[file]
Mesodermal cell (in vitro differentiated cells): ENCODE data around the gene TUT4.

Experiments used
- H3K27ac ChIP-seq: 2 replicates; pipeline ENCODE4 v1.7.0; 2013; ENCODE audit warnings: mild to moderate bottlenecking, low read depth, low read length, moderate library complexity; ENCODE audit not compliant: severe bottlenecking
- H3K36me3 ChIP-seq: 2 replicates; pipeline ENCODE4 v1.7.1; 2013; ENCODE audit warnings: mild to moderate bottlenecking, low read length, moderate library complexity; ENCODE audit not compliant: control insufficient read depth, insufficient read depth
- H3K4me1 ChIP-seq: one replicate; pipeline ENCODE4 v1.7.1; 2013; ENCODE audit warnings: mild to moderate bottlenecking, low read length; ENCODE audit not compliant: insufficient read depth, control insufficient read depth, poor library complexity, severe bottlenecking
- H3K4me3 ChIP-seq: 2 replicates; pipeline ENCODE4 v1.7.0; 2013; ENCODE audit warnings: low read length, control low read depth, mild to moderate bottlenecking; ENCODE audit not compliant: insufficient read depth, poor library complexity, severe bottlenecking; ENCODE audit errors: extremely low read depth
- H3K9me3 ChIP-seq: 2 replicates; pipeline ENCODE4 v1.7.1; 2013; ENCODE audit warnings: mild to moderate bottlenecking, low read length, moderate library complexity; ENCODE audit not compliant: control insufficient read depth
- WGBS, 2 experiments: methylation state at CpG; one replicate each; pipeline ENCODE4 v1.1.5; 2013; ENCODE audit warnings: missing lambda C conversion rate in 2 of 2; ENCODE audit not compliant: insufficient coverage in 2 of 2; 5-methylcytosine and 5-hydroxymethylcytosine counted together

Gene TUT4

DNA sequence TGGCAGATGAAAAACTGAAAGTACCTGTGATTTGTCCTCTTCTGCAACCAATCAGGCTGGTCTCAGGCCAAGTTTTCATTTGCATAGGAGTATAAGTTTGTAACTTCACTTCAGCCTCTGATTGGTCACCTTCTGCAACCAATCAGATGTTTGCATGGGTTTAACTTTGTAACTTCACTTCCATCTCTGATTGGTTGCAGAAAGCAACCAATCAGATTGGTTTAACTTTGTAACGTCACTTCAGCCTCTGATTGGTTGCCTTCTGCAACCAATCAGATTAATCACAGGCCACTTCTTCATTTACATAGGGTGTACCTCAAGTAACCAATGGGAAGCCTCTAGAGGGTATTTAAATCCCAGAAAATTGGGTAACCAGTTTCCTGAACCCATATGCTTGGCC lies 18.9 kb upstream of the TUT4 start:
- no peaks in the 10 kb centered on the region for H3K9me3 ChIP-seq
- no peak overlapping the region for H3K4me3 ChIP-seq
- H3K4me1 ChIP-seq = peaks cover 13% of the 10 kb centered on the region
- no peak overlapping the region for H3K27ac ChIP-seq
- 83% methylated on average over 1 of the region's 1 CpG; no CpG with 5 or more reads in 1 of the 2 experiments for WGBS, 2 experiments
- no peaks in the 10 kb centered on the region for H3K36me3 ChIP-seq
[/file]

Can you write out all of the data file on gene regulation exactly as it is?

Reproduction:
Mesodermal cell (in vitro differentiated cells): ENCODE data around the gene TUT4.

Experiments used
- H3K27ac ChIP-seq: 2 replicates; pipeline ENCODE4 v1.7.0; 2013; ENCODE audit warnings: mild to moderate bottlenecking, low read depth, low read length, moderate library complexity; ENCODE audit not compliant: severe bottlenecking
- H3K36me3 ChIP-seq: 2 replicates; pipeline ENCODE4 v1.7.1; 2013; ENCODE audit warnings: mild to moderate bottlenecking, low read length, moderate library complexity; ENCODE audit not compliant: control insufficient read depth, insufficient read depth
- H3K4me1 ChIP-seq: one replicate; pipeline ENCODE4 v1.7.1; 2013; ENCODE audit warnings: mild to moderate bottlenecking, low read length; ENCODE audit not compliant: insufficient read depth, control insufficient read depth, poor library complexity, severe bottlenecking
- H3K4me3 ChIP-seq: 2 replicates; pipeline ENCODE4 v1.7.0; 2013; ENCODE audit warnings: low read length, control low read depth, mild to moderate bottlenecking; ENCODE audit not compliant: insufficient read depth, poor library complexity, severe bottlenecking; ENCODE audit errors: extremely low read depth
- H3K9me3 ChIP-seq: 2 replicates; pipeline ENCODE4 v1.7.1; 2013; ENCODE audit warnings: mild to moderate bottlenecking, low read length, moderate library complexity; ENCODE audit not compliant: control insufficient read depth
- WGBS, 2 experiments: methylation state at CpG; one replicate each; pipeline ENCODE4 v1.1.5; 2013; ENCODE audit warnings: missing lambda C conversion rate in 2 of 2; ENCODE audit not compliant: insufficient coverage in 2 of 2; 5-methylcytosine and 5-hydroxymethylcytosine counted together

Gene TUT4

DNA sequence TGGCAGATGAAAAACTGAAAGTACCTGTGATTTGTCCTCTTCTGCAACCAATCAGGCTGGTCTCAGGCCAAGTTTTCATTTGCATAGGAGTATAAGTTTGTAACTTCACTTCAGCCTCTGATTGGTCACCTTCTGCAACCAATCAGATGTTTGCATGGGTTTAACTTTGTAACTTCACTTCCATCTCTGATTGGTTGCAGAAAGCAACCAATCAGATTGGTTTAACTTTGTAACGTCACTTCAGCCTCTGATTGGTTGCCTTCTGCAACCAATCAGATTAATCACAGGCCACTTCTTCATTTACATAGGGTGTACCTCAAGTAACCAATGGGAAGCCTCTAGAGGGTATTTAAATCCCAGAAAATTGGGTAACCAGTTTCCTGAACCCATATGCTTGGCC lies 18.9 kb upstream of the TUT4 start:
- no peaks in the 10 kb centered on the region for H3K9me3 ChIP-seq
- no peak overlapping the region for H3K4me3 ChIP-seq
- H3K4me1 ChIP-seq = peaks cover 13% of the 10 kb centered on the region
- no peak overlapping the region for H3K27ac ChIP-seq
- 83% methylated on average over 1 of the region's 1 CpG; no CpG with 5 or more reads in 1 of the 2 experiments for WGBS, 2 experiments
- no peaks in the 10 kb centered on the region for H3K36me3 ChIP-seq